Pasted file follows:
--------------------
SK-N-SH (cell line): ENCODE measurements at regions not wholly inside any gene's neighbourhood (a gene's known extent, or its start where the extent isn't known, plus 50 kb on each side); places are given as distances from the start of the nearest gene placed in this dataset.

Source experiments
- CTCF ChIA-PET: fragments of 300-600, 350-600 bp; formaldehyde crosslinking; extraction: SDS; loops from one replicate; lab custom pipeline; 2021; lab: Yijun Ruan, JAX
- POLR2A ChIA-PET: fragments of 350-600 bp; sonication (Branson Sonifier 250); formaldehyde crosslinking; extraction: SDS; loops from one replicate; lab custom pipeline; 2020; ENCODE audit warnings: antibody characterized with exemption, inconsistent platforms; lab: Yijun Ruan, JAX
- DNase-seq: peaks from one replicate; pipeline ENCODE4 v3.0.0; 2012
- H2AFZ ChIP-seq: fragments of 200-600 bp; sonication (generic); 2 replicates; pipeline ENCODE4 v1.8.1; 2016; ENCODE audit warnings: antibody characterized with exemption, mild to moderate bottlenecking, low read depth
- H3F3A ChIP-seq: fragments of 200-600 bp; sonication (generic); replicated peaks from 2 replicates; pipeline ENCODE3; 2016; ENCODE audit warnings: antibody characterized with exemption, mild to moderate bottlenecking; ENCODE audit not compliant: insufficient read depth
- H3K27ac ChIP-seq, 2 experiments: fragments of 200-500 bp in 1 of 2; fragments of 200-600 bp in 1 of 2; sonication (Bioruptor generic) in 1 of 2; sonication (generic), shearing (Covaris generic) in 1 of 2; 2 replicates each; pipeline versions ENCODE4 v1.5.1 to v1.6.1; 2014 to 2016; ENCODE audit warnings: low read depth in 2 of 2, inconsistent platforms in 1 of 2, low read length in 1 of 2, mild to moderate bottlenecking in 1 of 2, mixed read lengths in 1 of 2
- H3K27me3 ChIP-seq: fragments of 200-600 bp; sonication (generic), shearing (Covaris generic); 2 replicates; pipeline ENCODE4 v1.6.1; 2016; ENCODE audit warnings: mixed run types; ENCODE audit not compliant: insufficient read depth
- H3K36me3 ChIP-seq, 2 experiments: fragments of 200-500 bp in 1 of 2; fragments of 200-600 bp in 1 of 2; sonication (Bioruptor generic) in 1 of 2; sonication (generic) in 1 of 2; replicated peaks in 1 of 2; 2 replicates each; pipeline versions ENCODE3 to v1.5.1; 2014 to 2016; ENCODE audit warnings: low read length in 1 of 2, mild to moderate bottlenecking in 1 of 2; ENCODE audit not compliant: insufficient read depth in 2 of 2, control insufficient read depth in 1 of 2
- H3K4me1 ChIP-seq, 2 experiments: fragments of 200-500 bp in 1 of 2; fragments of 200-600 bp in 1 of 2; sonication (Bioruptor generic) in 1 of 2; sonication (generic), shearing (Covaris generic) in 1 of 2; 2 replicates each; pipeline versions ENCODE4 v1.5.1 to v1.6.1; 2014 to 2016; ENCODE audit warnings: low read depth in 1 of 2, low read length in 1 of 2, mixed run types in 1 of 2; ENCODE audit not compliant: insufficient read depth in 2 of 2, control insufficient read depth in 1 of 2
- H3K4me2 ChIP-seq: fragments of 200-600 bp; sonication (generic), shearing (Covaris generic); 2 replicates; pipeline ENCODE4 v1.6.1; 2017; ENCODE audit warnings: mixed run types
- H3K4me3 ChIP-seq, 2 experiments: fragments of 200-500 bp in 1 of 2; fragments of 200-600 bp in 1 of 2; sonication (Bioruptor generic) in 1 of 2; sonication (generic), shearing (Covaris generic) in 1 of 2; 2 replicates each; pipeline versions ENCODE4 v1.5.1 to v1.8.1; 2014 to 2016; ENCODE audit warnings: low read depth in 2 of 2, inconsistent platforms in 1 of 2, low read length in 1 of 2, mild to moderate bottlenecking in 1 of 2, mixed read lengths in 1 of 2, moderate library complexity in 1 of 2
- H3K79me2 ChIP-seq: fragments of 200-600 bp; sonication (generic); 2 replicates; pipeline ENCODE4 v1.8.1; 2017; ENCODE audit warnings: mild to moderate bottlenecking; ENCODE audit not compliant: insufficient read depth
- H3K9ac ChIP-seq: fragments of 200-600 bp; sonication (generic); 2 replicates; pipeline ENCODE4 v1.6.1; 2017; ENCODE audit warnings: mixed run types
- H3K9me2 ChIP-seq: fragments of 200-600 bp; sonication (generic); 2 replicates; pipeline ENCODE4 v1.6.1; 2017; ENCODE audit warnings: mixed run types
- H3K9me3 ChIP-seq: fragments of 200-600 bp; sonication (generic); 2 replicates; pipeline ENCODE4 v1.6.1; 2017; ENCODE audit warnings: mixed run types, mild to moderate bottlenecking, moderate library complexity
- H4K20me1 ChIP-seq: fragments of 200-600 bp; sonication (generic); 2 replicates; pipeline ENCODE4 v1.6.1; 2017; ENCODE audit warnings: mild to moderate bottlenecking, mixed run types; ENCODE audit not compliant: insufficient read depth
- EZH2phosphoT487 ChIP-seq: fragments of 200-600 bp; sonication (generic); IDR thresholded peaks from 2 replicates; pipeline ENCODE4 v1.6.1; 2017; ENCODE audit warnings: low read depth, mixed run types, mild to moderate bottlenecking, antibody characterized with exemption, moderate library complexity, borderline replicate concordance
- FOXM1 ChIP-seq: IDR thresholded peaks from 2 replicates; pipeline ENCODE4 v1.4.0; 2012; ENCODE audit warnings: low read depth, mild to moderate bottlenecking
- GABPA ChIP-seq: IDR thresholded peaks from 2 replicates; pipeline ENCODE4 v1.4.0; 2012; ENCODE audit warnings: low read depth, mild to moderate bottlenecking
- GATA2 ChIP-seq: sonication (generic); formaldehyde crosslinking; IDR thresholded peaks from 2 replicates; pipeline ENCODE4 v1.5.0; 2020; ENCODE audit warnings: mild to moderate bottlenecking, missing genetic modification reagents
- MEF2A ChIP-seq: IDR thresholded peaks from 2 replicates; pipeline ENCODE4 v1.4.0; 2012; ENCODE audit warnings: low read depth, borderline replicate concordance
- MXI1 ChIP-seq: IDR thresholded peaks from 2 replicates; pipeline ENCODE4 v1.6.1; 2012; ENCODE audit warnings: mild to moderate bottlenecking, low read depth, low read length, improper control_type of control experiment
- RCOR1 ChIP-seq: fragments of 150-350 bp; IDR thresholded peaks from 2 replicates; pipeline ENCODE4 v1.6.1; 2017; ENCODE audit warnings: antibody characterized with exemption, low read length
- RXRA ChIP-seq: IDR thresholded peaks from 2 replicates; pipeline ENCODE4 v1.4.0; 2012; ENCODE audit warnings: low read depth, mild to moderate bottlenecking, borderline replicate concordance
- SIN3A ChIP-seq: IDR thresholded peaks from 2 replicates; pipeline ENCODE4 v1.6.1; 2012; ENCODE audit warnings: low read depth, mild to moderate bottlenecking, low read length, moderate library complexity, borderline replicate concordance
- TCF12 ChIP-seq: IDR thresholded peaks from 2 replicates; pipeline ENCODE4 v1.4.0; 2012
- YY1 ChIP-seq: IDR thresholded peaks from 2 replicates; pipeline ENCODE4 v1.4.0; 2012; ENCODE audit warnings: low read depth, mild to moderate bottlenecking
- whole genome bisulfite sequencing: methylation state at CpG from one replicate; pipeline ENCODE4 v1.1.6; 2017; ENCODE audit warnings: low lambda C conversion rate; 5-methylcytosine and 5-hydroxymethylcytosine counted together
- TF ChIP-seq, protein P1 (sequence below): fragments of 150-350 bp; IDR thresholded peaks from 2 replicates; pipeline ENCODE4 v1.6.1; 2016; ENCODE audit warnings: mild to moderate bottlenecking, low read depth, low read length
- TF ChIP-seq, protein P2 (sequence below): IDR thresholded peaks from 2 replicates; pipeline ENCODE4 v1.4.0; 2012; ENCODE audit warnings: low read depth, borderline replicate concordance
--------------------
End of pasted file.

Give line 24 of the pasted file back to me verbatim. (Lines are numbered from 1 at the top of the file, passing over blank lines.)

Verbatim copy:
- MXI1 ChIP-seq: IDR thresholded peaks from 2 replicates; pipeline ENCODE4 v1.6.1; 2012; ENCODE audit warnings: mild to moderate bottlenecking, low read depth, low read length, improper control_type of control experiment